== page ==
Last year then-acting New York Attorney General Barbara Underwood filed a suit alleging the company misled investors by using accounting subterfuge to underestimate the impact of regulatory costs on future profits. The New York Times predicted the case would be a “numbingly complex” trek through the inexact science of calculating energy regulatory costs. However, the suit is not about corporate bookkeeping. It is the latest tactic in a concerted multi-year effort to use climate change as a club to bludgeon the company.
But the litigation campaign against ExxonMobil has repeatedly faltered and likely will again with this latest suit. The legal action invokes the 1921 Martin Act, which took aim at certain kinds of stock-sale operations of the era. The law gives prosecutors wide latitude in charging fraud and even spares them the trouble of proving bad intent in civil cases. The Martin Act has been a favorite for attorneys general eager to make names for themselves.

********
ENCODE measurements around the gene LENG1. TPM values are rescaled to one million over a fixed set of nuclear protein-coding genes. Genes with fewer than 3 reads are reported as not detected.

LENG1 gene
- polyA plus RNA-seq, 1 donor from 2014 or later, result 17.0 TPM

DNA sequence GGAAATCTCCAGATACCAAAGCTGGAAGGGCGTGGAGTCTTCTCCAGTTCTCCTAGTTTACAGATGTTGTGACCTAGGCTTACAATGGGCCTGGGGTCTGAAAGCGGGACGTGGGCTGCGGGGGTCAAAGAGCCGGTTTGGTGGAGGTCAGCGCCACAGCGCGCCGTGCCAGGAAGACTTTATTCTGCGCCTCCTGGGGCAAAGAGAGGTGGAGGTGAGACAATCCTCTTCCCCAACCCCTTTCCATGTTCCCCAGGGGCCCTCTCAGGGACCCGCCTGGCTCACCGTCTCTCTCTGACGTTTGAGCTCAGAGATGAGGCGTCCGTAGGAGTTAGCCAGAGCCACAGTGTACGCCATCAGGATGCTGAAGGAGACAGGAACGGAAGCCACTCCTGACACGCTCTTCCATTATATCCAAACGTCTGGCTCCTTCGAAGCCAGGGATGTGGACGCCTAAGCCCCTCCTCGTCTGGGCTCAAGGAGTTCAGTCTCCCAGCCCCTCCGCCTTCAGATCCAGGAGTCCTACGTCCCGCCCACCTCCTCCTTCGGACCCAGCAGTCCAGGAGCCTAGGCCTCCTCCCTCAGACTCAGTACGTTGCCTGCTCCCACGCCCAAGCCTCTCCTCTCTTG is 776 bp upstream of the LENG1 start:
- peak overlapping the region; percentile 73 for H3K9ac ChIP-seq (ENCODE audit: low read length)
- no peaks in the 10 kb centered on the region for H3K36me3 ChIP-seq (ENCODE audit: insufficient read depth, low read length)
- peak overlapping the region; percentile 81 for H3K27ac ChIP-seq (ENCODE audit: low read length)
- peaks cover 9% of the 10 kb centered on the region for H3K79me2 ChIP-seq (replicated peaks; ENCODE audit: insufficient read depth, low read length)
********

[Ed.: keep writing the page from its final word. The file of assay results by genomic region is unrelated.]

Underwood’s predecessor, Eric Schneiderman, who was forced out over domestic violence allegations, invoked the Martin Act when announcing an investigation of ExxonMobil for supposed climate-change misdeeds back in 2015. Schneiderman’s allegation that the company spent decades concealing what it knew about climate change collapsed under the weight of documents that Exxon produced which showed otherwise, forcing the AG’s office to pivot to alternative legal theories.